I don't know what the trouble is but I really need to find a solution. If anyone reading this has any ideas to share about keeping acrylic paint moist I would sure be grateful if you'd leave them in a comment.

©Kinsey Barnard

Wednesday, November 25, 2015

Acrylic Painting Video Library

I am finding a plethora of how to videos on the subject of acrylic painting. The main reason for writing this blog is so that I have a place to store the information I have collected and can use that information for future reference and easy access. I find that if I glean one idea or bit of useful information from a video it was worth watching. Some videos I found informative in the main, others just a bit. I figure if I watch a lot of videos, over time, I will gather a useful bunch of bits. Listings are alphabetical by subject.

I will add new video links that offered at least a bit and will make note of the additions in future posts.
























Monday, November 23, 2015

Different Strokes for Different Folks

I've only been at this a nano second in the scheme of things. One thing I'm already fairly certain of, there is a lot to learn about acrylic painting before you get anywhere near the creative process. I suppose if you have done other types of painting the learning curve is much flatter. I have not held a paint brush in my hands since I was in grammar school, unless it was to paint a fence or barn. Grammar school is about 60 years in my rear-view mirror.

Of course, I may just be anal because I see people in these on-line painting classes that just jump in and come up with really nice stuff whilst I'm still laboring over the right brush to use and how to mix the colors. I'm hoping their just new to acrylics not painting.

One thing I have no doubt about is the genre of painting I want to attempt. As I have incessantly pointed with regard to my photography, Monet and Thoreau have always been my mentors in absentia. I adore impressionism and Thoreau's understanding of nature is a beauty all it's own. As in my photography I am not so interested in duplicating things in the commonplace sense. In other words, I'm not so interested in painting traditional landscapes, still life etc. I'm far more intrigued by impressionist and abstract images.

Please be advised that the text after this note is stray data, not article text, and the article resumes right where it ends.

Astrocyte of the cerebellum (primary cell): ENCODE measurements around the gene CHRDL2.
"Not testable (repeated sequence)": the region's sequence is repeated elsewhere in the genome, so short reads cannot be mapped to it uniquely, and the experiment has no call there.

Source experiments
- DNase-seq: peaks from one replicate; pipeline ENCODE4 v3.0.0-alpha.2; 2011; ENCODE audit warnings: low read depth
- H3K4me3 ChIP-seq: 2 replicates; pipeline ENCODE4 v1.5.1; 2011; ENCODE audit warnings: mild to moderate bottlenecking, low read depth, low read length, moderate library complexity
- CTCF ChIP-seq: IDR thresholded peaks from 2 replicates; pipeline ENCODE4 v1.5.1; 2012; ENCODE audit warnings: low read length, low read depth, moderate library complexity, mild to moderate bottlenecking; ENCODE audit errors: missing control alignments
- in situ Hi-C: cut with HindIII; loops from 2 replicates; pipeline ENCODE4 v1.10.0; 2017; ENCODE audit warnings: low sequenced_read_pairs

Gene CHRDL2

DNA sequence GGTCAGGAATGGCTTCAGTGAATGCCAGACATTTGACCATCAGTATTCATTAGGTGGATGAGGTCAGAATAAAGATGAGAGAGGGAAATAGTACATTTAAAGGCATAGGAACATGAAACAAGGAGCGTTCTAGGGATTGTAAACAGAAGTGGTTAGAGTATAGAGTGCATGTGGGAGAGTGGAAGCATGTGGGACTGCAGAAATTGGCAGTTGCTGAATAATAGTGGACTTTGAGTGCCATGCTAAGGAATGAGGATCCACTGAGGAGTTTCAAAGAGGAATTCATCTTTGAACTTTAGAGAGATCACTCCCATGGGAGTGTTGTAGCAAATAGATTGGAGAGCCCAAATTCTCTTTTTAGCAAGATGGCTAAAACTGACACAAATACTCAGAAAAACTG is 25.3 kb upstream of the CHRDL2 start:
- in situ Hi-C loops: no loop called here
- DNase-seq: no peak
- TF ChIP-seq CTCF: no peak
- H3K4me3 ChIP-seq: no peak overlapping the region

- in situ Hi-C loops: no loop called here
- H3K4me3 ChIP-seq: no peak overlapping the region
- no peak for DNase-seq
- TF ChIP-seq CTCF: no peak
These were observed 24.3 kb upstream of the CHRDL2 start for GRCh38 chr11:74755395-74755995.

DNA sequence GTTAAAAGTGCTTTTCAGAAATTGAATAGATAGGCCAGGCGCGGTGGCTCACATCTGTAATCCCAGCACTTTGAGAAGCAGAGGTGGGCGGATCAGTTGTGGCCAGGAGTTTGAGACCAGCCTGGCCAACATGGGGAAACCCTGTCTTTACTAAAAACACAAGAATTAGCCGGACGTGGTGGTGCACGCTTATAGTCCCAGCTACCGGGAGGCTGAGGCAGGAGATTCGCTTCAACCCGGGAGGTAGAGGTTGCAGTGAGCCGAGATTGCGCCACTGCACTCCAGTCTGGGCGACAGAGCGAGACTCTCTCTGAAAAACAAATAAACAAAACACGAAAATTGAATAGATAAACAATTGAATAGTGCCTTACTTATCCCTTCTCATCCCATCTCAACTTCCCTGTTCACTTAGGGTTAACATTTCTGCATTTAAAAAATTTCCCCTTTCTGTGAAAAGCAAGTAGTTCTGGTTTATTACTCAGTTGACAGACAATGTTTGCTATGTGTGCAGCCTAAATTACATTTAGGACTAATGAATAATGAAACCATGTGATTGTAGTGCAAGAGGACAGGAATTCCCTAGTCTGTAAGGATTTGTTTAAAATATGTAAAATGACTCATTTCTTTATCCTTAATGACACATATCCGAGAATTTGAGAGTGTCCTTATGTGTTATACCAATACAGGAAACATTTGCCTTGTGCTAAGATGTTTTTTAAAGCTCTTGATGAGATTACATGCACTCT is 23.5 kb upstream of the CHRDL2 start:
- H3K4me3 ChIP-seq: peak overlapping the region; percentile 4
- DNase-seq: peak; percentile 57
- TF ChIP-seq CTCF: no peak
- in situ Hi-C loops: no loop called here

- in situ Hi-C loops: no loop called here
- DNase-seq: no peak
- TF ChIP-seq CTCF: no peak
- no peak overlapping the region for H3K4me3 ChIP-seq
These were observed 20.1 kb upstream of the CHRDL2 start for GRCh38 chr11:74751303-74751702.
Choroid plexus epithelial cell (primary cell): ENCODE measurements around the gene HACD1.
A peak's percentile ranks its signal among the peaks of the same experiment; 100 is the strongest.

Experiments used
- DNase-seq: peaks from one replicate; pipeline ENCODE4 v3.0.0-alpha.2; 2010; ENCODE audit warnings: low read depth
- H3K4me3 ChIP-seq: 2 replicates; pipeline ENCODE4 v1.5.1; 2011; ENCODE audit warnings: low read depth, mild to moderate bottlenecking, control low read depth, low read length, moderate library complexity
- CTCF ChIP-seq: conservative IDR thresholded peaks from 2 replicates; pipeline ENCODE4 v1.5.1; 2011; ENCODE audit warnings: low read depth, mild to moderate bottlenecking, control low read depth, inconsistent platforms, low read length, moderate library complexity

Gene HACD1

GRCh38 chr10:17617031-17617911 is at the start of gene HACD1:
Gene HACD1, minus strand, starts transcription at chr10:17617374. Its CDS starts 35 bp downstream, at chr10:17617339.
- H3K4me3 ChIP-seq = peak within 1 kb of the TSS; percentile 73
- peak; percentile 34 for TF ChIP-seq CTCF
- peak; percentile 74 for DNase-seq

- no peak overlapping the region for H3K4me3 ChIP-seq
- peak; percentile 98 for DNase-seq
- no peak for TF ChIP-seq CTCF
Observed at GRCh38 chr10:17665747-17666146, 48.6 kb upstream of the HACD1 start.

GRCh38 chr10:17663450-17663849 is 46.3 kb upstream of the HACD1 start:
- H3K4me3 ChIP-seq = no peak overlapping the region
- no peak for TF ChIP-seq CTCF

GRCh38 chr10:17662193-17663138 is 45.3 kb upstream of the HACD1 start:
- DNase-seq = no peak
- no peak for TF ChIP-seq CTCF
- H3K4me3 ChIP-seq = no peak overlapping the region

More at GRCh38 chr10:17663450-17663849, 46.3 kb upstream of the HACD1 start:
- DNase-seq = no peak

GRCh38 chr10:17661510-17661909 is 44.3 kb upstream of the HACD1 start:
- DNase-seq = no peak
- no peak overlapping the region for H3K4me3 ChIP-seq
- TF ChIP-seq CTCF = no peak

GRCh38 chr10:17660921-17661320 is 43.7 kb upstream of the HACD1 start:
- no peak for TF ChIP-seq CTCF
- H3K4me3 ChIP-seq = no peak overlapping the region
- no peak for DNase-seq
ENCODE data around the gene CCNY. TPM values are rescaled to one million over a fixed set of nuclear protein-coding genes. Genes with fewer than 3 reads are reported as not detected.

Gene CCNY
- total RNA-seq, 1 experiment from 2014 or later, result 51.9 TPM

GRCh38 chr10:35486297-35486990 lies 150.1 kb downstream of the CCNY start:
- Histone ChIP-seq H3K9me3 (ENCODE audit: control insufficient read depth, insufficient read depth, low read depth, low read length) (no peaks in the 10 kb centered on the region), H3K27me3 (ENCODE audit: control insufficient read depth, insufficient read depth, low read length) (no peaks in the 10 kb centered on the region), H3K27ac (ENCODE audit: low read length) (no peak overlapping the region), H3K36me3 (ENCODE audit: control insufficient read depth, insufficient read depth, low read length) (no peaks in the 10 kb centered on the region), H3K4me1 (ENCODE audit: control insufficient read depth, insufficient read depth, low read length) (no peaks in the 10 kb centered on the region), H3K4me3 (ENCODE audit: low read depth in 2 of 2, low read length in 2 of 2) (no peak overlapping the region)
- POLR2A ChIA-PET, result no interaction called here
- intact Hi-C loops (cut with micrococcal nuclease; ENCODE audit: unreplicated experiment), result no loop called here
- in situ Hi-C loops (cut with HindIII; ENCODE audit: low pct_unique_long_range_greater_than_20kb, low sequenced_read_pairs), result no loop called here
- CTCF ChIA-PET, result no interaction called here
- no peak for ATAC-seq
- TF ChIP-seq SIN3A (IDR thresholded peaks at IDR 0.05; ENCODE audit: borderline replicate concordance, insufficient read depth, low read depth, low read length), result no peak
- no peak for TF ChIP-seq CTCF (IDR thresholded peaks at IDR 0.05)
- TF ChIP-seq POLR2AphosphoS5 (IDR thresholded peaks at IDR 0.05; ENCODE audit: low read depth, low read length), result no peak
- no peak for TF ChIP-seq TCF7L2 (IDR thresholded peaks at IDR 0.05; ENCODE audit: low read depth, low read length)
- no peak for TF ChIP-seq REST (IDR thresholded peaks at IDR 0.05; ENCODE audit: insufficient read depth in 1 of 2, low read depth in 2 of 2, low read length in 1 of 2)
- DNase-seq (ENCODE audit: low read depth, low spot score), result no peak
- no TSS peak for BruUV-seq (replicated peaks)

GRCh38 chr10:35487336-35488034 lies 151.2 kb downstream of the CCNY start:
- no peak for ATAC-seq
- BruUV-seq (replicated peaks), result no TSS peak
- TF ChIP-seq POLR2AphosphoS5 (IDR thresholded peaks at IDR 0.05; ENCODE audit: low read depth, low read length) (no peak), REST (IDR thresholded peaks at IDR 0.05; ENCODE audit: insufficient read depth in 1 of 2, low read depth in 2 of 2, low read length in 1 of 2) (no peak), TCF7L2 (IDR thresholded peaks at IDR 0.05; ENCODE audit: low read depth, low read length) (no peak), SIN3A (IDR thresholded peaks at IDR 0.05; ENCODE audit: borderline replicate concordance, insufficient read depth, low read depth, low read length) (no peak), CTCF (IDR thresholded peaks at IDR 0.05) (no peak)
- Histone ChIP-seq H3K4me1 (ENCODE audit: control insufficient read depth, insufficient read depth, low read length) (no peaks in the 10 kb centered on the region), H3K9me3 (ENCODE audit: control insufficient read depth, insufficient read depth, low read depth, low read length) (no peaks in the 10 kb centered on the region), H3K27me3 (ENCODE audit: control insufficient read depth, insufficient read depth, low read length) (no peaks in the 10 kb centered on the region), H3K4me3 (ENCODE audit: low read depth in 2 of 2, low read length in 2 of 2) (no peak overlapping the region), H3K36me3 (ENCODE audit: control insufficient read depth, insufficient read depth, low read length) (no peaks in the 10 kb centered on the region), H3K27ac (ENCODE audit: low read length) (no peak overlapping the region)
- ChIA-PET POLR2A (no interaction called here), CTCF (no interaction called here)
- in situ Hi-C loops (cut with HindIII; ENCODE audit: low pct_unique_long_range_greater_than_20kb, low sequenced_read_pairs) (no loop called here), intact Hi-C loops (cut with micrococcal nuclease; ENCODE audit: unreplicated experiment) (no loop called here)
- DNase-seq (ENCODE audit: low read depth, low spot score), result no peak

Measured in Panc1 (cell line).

I started out this morning with an idea in mind of an impressionist landscape I wanted to try and replicate. Egads, I messed everything up. I forgot you want to start with the light colors first. I totally messed up my color mixing and ended up with a  red mountain where I wanted an orange colored hill. Then my paints started to dry up and I became totally discombobulated. I couldn't bear to waste the paint so I went into imagination mode. I just started experimenting with how the different brushes and brush strokes work.  Below is my great work of art. I did actually learn a few things.

The Red Blob or Casper the Red Ghost?
I have about 20 of my photographs, printed on 24 x 36 canvas, surrounding my workspace. Today I started really looking at them and was amazed at how nature literally painted these images with brushstrokes. I would like to figure out how to replicate them. Below is a macro look at one of my photographs, River Revelry. This is just a tiny section of the entire image. I think you can see what I mean about the brushstrokes. I want to learn how to paint like nature!

River Revelry- Original Photograph printed on canvas

I still say, there is only one true artist when it comes to nature. The of us are just copy cats and posers.

©Kinsey Barnard

Saturday, November 21, 2015

Ready to Paint

I received my supplies from Amazon yesterday. Got my work space set up this morning.

I like this little easel. It allows me to sit whereas if I tried to work straight off the table top I would have to stand. Standing for long periods gives my back fits. As I had hoped the little drawer is a good place to store small  paint tubes.

I tried to do a wash on canvas paper. I used Phthalocyanine (crikey I can't even pronounce that one) for my color. In my lexicon this color shall henceforeth known as Navy Blue. When it dried the color was barely perceptible. Not at all what I was expecting. The canvas paper curled on me.  Then I tried the Cerulean Blue and got more color but uneven coverage because the paint pulled and I tried to paint over it. I tried to use equal measures of water and paint for both tests.

Cerulean Blue was. The white spots are what I call pulled. There were great globs of in the body.

Uneven blotchy wash
I thought putting a wash on the canvas was going to be the easiest part and maybe it is. Heaven help me. The dried wash looked nothing like the color of the paint. More experimentation is in order here for sure. The nicest color I got was in my brush wash jar!

©Kinsey Barnard

Thursday, November 19, 2015

Enquiries to Purchase My Paintings

I had to laugh. I got an unsolicited enquiry to purchase my paintings this morning.